Pentax has decided to launch an attack on the bottom end of the D-SLR market with its new 10-megapixel K-m, designed specifically with beginners in mind. But what kind of camera can you get for £350, and is it really good enough to worry Canon and Nikon?
Actually, these days you can get a pretty decent D-SLR for this kind of money, including the Nikon D60, Canon EOS 1000D, Sony Alpha A200 and Olympus E-420, so what can the K-m add to the mix?
Well, there’s Pentax’s excellent sensor-based SR anti-shake system, for a start. On previous models this has proved to be one of the best on the market, and while in this camera it’s been downsized, the results look just as good as ever.
This system is also used for dust-removal, and the K-m goes further than its rivals by adding an excellent dust-checking system which clearly highlights any dust on the sensor -- you can check to see if you need to activate the built-in cleaning, and then check it’s worked afterwards.
The LCD carries good, clear shooting information, and an interactive user interface that’s quick and logical to use. The design of the camera as a whole is clean and uncluttered, and perfect for novices.
But the K-m has plenty to satisfy more adventurous snappers too. It includes Pentax’s unique dynamic range expansion function which genuinely does capture highlight detail that other D-SLRs leave behind, and there’s a whole raft of digital filters you can use when shooting and when tinkering around with saved images afterwards.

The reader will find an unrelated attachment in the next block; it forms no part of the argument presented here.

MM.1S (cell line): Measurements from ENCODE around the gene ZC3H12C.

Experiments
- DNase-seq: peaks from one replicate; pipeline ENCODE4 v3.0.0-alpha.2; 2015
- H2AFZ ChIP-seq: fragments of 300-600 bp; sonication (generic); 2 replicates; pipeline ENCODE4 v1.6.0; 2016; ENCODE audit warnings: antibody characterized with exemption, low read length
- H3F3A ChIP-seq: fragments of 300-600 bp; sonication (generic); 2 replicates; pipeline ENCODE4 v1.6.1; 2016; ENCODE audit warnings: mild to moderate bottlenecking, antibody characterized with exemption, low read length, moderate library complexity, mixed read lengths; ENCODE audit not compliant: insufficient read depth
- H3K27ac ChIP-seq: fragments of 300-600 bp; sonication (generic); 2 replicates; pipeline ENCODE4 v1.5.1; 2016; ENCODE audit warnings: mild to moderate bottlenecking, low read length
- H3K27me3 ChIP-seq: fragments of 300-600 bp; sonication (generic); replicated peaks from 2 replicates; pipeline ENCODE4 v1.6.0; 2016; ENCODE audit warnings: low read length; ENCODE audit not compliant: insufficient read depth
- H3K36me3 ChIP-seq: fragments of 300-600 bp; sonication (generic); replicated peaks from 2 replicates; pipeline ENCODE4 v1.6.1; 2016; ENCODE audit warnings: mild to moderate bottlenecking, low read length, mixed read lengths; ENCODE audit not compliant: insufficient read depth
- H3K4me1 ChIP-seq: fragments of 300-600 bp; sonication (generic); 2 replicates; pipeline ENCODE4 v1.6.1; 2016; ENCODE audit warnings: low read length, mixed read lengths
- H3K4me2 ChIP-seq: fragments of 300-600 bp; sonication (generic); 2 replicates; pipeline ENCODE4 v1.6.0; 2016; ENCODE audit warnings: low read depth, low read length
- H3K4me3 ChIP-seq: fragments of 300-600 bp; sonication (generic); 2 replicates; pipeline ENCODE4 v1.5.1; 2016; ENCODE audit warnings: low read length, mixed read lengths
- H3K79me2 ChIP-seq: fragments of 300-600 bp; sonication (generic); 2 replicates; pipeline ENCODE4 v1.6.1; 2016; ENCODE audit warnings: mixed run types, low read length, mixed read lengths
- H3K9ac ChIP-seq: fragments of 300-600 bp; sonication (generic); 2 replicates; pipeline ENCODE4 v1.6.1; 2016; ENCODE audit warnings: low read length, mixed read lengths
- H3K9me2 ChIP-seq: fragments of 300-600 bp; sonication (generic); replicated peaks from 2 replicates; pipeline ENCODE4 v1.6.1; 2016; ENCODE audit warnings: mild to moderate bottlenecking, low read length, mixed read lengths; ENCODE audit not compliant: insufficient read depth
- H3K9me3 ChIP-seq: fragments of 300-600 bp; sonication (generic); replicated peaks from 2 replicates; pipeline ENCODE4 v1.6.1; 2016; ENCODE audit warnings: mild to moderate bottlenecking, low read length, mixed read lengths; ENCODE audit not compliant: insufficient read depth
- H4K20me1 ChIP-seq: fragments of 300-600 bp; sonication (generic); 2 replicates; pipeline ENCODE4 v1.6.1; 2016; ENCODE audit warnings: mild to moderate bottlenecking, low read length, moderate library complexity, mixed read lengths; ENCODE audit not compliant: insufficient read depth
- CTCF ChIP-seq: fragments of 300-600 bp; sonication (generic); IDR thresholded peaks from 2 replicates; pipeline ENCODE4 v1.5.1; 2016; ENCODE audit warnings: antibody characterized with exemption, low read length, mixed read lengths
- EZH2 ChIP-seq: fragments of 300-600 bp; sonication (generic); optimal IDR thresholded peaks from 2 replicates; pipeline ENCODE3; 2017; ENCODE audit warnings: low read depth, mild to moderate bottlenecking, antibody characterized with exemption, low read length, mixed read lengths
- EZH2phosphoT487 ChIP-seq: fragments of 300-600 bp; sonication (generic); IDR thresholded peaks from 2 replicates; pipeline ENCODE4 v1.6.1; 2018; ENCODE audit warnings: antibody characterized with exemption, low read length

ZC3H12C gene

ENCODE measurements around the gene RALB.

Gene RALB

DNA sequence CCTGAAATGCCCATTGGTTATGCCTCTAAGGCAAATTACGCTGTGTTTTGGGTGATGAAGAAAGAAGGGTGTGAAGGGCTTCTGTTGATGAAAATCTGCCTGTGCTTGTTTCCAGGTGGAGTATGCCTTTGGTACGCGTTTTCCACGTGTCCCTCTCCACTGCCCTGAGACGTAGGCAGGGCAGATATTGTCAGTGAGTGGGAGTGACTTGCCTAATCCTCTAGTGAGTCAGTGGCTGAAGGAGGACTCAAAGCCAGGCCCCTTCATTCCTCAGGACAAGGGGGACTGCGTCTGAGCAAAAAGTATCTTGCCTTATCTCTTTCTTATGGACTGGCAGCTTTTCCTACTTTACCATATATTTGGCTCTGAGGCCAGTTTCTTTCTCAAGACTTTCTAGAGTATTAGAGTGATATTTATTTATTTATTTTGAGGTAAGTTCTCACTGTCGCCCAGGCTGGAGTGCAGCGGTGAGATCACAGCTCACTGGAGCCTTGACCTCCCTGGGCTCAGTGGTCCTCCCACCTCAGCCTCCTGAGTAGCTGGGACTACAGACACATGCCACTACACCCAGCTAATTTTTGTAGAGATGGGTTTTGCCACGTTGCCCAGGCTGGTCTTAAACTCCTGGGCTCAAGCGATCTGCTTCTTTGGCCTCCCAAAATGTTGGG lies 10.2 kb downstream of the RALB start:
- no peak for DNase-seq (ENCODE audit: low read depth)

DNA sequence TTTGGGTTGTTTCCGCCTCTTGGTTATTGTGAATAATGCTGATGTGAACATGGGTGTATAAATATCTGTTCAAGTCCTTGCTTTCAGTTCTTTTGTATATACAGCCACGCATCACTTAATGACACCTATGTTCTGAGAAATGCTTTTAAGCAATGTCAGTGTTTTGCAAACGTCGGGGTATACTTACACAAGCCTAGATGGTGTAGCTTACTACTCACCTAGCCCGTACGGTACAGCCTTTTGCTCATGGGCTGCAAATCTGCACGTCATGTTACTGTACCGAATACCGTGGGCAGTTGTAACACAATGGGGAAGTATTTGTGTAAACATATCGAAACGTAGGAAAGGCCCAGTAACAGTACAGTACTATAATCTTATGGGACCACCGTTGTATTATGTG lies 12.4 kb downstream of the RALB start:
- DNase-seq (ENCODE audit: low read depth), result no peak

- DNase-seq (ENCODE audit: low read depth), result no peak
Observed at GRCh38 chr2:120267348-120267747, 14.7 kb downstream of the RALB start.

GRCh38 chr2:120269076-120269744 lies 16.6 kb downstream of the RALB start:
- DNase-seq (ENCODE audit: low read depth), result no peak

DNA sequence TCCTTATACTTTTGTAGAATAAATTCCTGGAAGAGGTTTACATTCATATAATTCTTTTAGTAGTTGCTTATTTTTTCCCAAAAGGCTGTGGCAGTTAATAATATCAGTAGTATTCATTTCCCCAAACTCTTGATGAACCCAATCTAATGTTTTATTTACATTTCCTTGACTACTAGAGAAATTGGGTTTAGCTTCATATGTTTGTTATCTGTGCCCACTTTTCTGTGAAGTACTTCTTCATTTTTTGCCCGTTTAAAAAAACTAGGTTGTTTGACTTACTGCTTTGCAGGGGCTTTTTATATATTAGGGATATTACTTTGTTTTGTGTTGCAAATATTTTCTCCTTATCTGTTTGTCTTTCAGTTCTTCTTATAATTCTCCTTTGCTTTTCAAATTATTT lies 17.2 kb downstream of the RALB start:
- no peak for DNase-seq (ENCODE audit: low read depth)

Uniquely, the K-m uses four AAs rather than a lithium-ion rechargeable. Pentax claims a single set of lithium (non-rechargeable) AAs will last you an amazing 1,650 shots, and the set of Duracells alkalines we used in our tests were still showing full power after 100 shots and lots of experimenting.
The one real issue with this camera is the kit lens. Pentax’s 18-55mm kit zoom has never been one of the world’s greatest optics, with poor edge definition and a good deal of chromatic aberration. This appears to be a cheapened version with a plastic mount and no distance scale on the focus ring. The optical performance is no worse, thankfully, and to be fair the Canon 18-55mm kit lens and Sony’s 18-70mm are just as bad. (Nikon’s 18-55mm and Olympus’s 14-42mm kit lenses are a class above in this sector.) The AF system makes a bit of a racket, too.
And while Pentax has worked on its interface design, the K-m’s menu system in particular still looks a bit crude compared to those of its rivals.
Really, though, the kit lens is the only thing worth complaining about, and it’s not really any worse than you’d expect at the price. The rest of this camera is terrific, especially the depth, richness and dynamic range of its images -- a real Pentax strong point at the moment. This is a sturdy, practical, straightforward and extremely likeable camera.
Edited by Cristina Psomadakis